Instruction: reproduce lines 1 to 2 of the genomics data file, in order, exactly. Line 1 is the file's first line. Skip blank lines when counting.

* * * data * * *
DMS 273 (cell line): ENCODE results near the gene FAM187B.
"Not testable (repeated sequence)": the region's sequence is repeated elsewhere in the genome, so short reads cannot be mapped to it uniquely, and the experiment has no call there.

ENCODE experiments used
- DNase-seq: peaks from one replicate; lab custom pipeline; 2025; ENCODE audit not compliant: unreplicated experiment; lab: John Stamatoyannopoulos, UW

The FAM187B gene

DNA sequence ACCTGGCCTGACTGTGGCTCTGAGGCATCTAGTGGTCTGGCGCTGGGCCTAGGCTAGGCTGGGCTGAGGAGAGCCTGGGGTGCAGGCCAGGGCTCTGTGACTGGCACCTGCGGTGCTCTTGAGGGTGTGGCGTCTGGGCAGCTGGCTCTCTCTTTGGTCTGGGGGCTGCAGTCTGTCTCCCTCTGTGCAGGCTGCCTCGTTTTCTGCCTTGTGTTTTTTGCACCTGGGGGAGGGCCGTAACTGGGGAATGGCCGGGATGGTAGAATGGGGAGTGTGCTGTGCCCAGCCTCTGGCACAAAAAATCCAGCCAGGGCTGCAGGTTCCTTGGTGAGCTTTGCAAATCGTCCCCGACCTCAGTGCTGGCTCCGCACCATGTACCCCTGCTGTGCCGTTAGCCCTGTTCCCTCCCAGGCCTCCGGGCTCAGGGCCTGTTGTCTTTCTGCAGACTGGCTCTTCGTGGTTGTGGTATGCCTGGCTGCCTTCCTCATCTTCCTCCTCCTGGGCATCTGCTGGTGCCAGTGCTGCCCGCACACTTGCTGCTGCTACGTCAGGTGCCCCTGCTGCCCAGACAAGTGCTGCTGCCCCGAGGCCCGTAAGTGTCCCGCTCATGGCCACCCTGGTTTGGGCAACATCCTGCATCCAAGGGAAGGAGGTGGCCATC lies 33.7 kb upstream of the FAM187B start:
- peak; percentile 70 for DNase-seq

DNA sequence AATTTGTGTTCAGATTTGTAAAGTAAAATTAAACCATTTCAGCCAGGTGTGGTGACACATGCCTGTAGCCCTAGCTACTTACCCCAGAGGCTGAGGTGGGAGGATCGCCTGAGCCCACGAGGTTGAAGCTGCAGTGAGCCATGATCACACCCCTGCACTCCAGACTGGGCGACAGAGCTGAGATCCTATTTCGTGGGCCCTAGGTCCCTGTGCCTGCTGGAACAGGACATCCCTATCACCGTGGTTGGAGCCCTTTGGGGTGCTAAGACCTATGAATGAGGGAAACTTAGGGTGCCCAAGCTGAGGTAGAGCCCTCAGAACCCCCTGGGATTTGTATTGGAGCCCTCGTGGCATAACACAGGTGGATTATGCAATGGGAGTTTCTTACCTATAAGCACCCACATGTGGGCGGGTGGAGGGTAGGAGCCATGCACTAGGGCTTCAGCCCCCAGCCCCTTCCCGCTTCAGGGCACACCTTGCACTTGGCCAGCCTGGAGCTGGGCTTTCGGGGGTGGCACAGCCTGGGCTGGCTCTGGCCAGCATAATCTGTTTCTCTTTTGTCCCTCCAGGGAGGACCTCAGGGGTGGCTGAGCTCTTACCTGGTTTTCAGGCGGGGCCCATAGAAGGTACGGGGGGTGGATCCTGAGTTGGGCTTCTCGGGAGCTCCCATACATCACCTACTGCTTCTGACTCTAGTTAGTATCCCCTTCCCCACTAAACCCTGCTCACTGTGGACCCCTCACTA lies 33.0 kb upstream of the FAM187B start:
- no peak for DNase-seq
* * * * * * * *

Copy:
DMS 273 (cell line): ENCODE results near the gene FAM187B.
"Not testable (repeated sequence)": the region's sequence is repeated elsewhere in the genome, so short reads cannot be mapped to it uniquely, and the experiment has no call there.